The Great Grade Bailout

There is a great inequity in justice in our public school systems.  I refer, of course, to the fact that some students have higher grades than others.  This can only be the result of institutional disenfranchisement, and must be corrected by government intervention.  Besides, our nation’s future faces catastrophic academic failure if we don’t artificially prop it up now.

By which I mean, the failing students need a bailout.

All of those kids who are only half as likely to do any kind of studying or homework as they are to even show up at all will be granted a special dispensation from the Department of Education, something in the neighborhood of, say, 800 billion points.  (Though, what with corruption, unforeseen needs, and poor management, that total will likely exceed a trillion points.)

So every slacker who sat there and chose to finish a class with a 2% grade will now get to graduate, which is perfectly fair.  Uncle Sam will guarantee the success of every student in America.  After all, what with the obesity epidemic, most American kids are “too big to fail.”

Where will these new points come from?  For now, the Department of Education will print new points for these students to use.  The devaluation of academic credits caused by this necessary deficit spending will put the diplomas of the diligent hard workers out there “under water,” as it were, making them upside down in the investment they made in their course work.  That shortchanging of the reward these students were promised for their effort–having a quality record to put on résumés and college applications–will be a small price to pay for leveling the playing field for those whose socio-economic backgrounds made it impossible for them to, you know, show up and pay attention. 

Ultimately, though, points will need to be confiscated from honors students and redistributed to those in need.  So many points will be needed in order to prop up the rampant wave of ignorant, lazy students who have gotten so far behind on their course work that they’ve been “foreclosed” on and finished high school without a diploma, that honors students for the next three generations will be have to contribute the points they’ll earn on class work in order to pay off the balance. 

But those honor students have an unfair monopoly on resources, anyway.  It’s not like there’s an infinite potential for each and every student to earn as many points in class as they want, based on their own hard work and talent; clearly, there’s a finite supply of learning out there, and that means that students who get an A are doing it at the expense of those poor students who are forced to fail by a system that’s biased against them. 

Taking these points away from straight-A students will only be correcting the wrongs of a “class” war that we’ve allowed to exist for far too long.

And besides, if nothing else, our job as teachers is to prepare kids for life, right?  These days, this new policy would do that better than anything else I can think of.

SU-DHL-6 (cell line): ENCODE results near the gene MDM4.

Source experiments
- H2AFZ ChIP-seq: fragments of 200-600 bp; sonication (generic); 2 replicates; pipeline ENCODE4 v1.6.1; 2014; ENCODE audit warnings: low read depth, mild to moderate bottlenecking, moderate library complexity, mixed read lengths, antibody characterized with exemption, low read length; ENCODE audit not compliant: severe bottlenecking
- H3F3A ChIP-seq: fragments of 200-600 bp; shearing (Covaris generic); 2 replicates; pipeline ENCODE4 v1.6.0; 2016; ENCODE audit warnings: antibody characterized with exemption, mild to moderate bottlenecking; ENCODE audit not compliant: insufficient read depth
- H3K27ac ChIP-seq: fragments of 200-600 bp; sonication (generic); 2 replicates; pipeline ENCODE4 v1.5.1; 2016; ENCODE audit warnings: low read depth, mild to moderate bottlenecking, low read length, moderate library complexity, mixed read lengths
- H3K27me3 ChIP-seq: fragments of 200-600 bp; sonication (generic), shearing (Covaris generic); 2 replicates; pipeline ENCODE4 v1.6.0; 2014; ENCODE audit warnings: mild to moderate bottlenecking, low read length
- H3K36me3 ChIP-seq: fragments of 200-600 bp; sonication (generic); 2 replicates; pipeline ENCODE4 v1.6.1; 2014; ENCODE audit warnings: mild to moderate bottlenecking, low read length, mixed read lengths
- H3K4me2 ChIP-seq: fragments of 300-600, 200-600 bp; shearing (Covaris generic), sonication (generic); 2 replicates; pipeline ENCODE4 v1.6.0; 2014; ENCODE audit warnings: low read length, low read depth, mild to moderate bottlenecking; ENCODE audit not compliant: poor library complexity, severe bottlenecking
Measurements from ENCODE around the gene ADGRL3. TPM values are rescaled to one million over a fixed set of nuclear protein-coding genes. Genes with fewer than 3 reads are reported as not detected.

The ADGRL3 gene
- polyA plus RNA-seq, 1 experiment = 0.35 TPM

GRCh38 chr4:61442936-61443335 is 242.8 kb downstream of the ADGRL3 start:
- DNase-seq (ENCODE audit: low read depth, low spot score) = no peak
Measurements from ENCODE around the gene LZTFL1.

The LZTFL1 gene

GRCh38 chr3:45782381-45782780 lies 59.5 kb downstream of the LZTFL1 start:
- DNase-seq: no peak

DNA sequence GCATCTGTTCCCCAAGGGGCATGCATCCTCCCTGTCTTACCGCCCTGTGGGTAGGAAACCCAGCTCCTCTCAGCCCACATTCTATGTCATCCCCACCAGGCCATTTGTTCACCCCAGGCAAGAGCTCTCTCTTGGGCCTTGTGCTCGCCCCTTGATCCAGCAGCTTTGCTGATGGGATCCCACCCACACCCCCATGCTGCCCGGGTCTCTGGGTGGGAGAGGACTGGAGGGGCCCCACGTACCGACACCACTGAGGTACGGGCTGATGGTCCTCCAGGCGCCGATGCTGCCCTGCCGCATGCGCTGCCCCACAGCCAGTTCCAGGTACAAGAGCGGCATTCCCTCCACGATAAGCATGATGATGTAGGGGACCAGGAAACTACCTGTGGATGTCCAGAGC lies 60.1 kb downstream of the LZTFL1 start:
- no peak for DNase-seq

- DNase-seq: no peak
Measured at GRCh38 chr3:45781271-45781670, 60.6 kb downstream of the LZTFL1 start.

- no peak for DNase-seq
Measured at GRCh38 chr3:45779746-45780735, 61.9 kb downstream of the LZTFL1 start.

Welcome to the real world, kids.

 

Resposted from May 2009

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6 comments on “The Great Grade Bailout

  1. The analogy may be a bit stilting, but at the same time, very keen. You may have a diploma, but it won’t get you work opportunities, because any punk could have one.

    And, if by happenstance you are able to land one–nepotism, most likely–what are you going to do?

    However, as a student of Micro- and Macroeconomics, I must remind that national economies are different than those of households or small businesses.

    Fiscal policy may require, for example, the printing of a lot of banknotes, because people can’t or won’t use their credit cards; haven’t you seen the move to cash economy?

    And the printed banknotes are given to people, who are withdrawing cash from their accounts to function in the cash economy; also to people, who qualify for a loan, which they choose to take out in cash.

    In this scenario, for example, the amount of cash floating around grows, but does it cause inflation? Only if there’s a shortage of the goods they need.

    I will not give a longer lecture on the basics of economy in this context, but I hear so much hot air about the “printing money” thing, that I just feel I must correct it a little bit in an arena, where I haven’t seen the raving lunatics.

    I agree that bailing out the banks was immoral, especially when people, who got us into hot water, are getting richly rewarded for that with taxpayer money from future earnings.

  2. Dear sir,
    I would be happy to accept a position in your department of grade adjustment. My heart burns with a passion for equality, civil service, and generous pensions.

  3. Great piece. The shift of responsibility from the student to the teacher is fascinating. It could be productive because the teacher is compelled to be more and more proactive in a student’s success instead of just letting them “fail” but it could well disable and dis-empower the child when they realize the onus of learning isn’t on them as it should be for life, especially as executed by the a ham-handed bureaucracy.

  4. dala, if you search for “Harrison Bergeron” on this blog, you’ll see it’s one of my favorites and I refer to it often.

    Stephen, absolutely. My education post last week was along the same lines.

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